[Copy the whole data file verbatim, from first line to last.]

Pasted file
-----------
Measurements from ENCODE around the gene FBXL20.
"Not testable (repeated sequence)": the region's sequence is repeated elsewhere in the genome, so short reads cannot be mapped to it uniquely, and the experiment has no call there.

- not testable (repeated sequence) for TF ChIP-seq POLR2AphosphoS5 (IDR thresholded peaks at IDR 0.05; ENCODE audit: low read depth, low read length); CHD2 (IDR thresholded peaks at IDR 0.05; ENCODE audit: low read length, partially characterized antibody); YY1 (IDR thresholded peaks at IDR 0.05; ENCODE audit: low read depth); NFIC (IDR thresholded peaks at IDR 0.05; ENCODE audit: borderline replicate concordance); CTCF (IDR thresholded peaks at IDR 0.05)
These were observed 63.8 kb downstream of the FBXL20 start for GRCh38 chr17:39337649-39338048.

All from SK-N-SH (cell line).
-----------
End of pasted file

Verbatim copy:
Measurements from ENCODE around the gene FBXL20.
"Not testable (repeated sequence)": the region's sequence is repeated elsewhere in the genome, so short reads cannot be mapped to it uniquely, and the experiment has no call there.

- not testable (repeated sequence) for TF ChIP-seq POLR2AphosphoS5 (IDR thresholded peaks at IDR 0.05; ENCODE audit: low read depth, low read length); CHD2 (IDR thresholded peaks at IDR 0.05; ENCODE audit: low read length, partially characterized antibody); YY1 (IDR thresholded peaks at IDR 0.05; ENCODE audit: low read depth); NFIC (IDR thresholded peaks at IDR 0.05; ENCODE audit: borderline replicate concordance); CTCF (IDR thresholded peaks at IDR 0.05)
These were observed 63.8 kb downstream of the FBXL20 start for GRCh38 chr17:39337649-39338048.

All from SK-N-SH (cell line).